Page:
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John Blanchette: As the coronavirus tears through college basketball, Gonzaga must move day by day, test by test

UPDATED: Sat., Nov. 28, 2020

By John Blanchette For The Spokesman-Review

At more than a few Thanksgiving dinners hereabouts after Gonzaga took down Kansas with extreme prejudice, the topic du jour – 6 feet apart, naturally – was what could possibly derail the Bulldogs this season.

On Leftovers Day, that was answered – hypothetically, if not definitively.

No, not another basketball team. Heartburn forbid.

The Zags returned Friday and ran Auburn out of the gym 90-67 during the Breakfast with the Bulldogs portion of the Rocket Mortgage Fort Myers Tipoff, an impressive result that became pretty matter-of-(before-the)fact simply because of how the Jayhawks had been dispatched the day before.

The day’s other news was matter-of-fact only in the context of these contagious times.

Shortly before tipoff, Gonzaga announced that two players would have to sit out the game after being put into COVID-19 protocols, following tournament and Florida Department of Health guidelines. After the game, coach Mark Few said one had tested positive for the coronavirus, and athletic director Mike Roth confirmed the second player was isolated after contact tracing.

Neither player was identified, but freshmen Dominick Harris and Julian Strawther were the only two Zags who saw action Thursday that didn’t play against Auburn. Harris’ father Shawn wrote on his Twitter account that his son had to “quarantine because he was in close proximity with a player who tested positive.”

Nonetheless, after consultation with Florida authorities and the medical staffs of all four Tipoff teams, Friday’s games went on, as they did the day before when a nonplaying member of Gonzaga’s traveling party tested positive, and two others were isolated.

The Zags remain in Fort Myers until Monday, when they’ll depart for Indianapolis and a Wednesday game against West Virginia – which volunteered its services after Tennessee had to pull out of the date due to COVID complications.

And Gonzaga’s quarantined five?

“No way any of those five are traveling to Indianapolis with the team,” Roth said. “Now, are they going to have to stay in Florida for the duration of their quarantine/isolation, or will they be allowed to get back to Spokane in a way that is safe? At this point, it’s not a Gonzaga decision, it’s a Florida health authority decision.”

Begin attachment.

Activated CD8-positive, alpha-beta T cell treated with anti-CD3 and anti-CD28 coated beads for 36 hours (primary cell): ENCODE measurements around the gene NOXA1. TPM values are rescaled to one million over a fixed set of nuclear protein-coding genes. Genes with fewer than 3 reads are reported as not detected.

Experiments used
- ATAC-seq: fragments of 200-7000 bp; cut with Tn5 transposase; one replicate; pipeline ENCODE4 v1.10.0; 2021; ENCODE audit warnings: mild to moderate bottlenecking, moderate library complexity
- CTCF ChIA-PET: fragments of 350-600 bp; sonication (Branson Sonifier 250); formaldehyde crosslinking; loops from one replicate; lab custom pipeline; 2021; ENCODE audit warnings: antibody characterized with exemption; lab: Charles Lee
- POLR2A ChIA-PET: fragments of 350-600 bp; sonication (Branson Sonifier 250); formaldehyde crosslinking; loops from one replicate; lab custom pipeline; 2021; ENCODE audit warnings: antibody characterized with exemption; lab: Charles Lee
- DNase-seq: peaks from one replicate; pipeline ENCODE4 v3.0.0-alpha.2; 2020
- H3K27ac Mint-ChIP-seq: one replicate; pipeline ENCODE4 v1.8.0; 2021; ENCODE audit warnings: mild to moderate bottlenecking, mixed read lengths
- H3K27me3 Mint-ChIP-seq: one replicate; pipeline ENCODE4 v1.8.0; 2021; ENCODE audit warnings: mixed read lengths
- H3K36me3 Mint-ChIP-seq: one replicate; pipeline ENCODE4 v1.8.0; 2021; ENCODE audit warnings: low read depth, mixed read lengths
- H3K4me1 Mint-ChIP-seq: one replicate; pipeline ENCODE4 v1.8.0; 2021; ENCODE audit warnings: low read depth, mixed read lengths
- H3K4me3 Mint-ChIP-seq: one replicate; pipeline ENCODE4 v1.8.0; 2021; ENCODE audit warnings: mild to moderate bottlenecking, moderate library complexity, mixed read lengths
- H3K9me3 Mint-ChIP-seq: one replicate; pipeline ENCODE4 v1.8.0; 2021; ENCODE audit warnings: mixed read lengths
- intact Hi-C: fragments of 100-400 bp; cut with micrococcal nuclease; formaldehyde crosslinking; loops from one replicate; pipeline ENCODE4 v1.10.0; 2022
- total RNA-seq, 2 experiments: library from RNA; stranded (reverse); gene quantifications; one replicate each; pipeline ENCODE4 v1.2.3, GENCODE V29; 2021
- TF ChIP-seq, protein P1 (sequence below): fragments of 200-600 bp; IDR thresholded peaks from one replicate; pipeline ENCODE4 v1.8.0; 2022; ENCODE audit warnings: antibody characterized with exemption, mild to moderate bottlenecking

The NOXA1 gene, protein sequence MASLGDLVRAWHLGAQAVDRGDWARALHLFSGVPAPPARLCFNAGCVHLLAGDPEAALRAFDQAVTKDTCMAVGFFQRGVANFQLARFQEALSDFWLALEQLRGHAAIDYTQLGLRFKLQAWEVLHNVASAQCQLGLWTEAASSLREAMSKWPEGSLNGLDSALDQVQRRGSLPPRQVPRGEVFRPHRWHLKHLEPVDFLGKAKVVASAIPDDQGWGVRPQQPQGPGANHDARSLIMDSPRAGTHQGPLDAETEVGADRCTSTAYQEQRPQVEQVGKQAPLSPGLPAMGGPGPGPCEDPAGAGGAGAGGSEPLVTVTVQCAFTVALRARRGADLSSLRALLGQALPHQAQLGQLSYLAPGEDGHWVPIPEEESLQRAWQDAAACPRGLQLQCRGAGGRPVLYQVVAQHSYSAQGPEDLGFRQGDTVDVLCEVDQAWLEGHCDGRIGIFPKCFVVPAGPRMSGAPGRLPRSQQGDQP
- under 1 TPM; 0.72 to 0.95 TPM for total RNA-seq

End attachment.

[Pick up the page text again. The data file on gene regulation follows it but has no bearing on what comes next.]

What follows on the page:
And so begins the season of waiting for shoes to drop.

When do the test results come in? What players are out? What coach? For how long? What about the opposing team? Is the next game on? Will it be made up?

And, somewhere in there, is it safe?

“You have to react and stay agile,” Few said. “We followed the COVID protocols of the tournament and the Florida health board down here, they’ve all been great. It’s been very professional. Our guys have been incredibly diligent about following all the rules. We’ve been taking PCR tests, the gold standard. We react to whatever happens after the tests. I think it’s going to be like that all year.”

Why should college basketball be any different than college football?

The sport’s opening week has been part triumph, part train wreck. Prominent schools like Butler, Creighton and Utah, among others, have put their programs on pause. Prominent coaches like Jim Boeheim and Scott Drew have tested positive. And schedules are being ripped up and replaced by a roulette wheel.

The same epidemiologists and health authorities who advise us to mask up and trust the science are the ones who have given the nod to play on, though in mostly empty arenas. That doesn’t keep reasonable people from being conflicted over teams like the Zags flying cross country for their close encounters – and the inevitable quarantines.

And, again, athletic teams being tested three, four, seven times a week – which at the moment is the only way they’re able to keep playing safely – while many health care workers across the nation are denied testing by their employers is simply unconscionable.

But, hey, you don’t turn to the sports page to parse society’s priorities.

Roth and other athletic directors are asked to assess the imperatives daily, and the mileage often varies.

“The one thing we’ve been really clear with all our student-athletes is that they have the means to opt out of the season with no judgment and no jeopardy,” Roth said. “They don’t lose their scholarship or place on the team.

“Our priority continues to be the healthy and safety of our athletes, but it’s not the only priority. If it was, we’d have sent them all home on Day 1 and told their parents to lock them in the closet. They want to play. I’ve had this discussion with every team. They’re asking us to allow them the opportunity, and in return we need them to follow all the protocols.”

Of course, even then there are no guarantees.

That’s one of sport’s eternal lessons. Now the Zags, like every other team, digest that game by game, practice by practice, test by test.

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